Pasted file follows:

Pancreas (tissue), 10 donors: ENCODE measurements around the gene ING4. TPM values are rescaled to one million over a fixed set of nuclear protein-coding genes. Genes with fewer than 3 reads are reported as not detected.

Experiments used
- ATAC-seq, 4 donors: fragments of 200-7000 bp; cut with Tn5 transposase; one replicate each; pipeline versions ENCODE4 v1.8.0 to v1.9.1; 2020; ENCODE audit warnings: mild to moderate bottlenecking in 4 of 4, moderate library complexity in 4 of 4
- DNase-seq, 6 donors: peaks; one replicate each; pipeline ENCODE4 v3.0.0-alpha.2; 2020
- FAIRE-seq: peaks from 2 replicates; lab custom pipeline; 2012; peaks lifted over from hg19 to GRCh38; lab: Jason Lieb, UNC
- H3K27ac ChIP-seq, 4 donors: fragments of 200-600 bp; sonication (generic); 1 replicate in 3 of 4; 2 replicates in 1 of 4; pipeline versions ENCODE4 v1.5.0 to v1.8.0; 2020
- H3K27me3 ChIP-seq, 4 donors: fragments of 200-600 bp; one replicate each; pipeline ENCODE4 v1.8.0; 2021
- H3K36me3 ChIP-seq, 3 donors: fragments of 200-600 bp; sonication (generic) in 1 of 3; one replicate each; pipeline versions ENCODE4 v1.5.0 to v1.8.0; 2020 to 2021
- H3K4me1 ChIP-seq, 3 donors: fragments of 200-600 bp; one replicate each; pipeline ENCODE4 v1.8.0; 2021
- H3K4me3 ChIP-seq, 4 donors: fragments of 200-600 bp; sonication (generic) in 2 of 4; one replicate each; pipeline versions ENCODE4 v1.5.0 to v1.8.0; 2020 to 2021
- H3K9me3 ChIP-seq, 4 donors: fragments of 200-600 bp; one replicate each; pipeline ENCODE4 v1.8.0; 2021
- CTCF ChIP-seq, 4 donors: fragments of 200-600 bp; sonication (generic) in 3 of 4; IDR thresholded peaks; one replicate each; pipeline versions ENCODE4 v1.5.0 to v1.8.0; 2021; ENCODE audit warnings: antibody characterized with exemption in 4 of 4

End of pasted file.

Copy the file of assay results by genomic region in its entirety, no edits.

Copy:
Pancreas (tissue), 10 donors: ENCODE measurements around the gene ING4. TPM values are rescaled to one million over a fixed set of nuclear protein-coding genes. Genes with fewer than 3 reads are reported as not detected.

Experiments used
- ATAC-seq, 4 donors: fragments of 200-7000 bp; cut with Tn5 transposase; one replicate each; pipeline versions ENCODE4 v1.8.0 to v1.9.1; 2020; ENCODE audit warnings: mild to moderate bottlenecking in 4 of 4, moderate library complexity in 4 of 4
- DNase-seq, 6 donors: peaks; one replicate each; pipeline ENCODE4 v3.0.0-alpha.2; 2020
- FAIRE-seq: peaks from 2 replicates; lab custom pipeline; 2012; peaks lifted over from hg19 to GRCh38; lab: Jason Lieb, UNC
- H3K27ac ChIP-seq, 4 donors: fragments of 200-600 bp; sonication (generic); 1 replicate in 3 of 4; 2 replicates in 1 of 4; pipeline versions ENCODE4 v1.5.0 to v1.8.0; 2020
- H3K27me3 ChIP-seq, 4 donors: fragments of 200-600 bp; one replicate each; pipeline ENCODE4 v1.8.0; 2021
- H3K36me3 ChIP-seq, 3 donors: fragments of 200-600 bp; sonication (generic) in 1 of 3; one replicate each; pipeline versions ENCODE4 v1.5.0 to v1.8.0; 2020 to 2021
- H3K4me1 ChIP-seq, 3 donors: fragments of 200-600 bp; one replicate each; pipeline ENCODE4 v1.8.0; 2021
- H3K4me3 ChIP-seq, 4 donors: fragments of 200-600 bp; sonication (generic) in 2 of 4; one replicate each; pipeline versions ENCODE4 v1.5.0 to v1.8.0; 2020 to 2021
- H3K9me3 ChIP-seq, 4 donors: fragments of 200-600 bp; one replicate each; pipeline ENCODE4 v1.8.0; 2021
- CTCF ChIP-seq, 4 donors: fragments of 200-600 bp; sonication (generic) in 3 of 4; IDR thresholded peaks; one replicate each; pipeline versions ENCODE4 v1.5.0 to v1.8.0; 2021; ENCODE audit warnings: antibody characterized with exemption in 4 of 4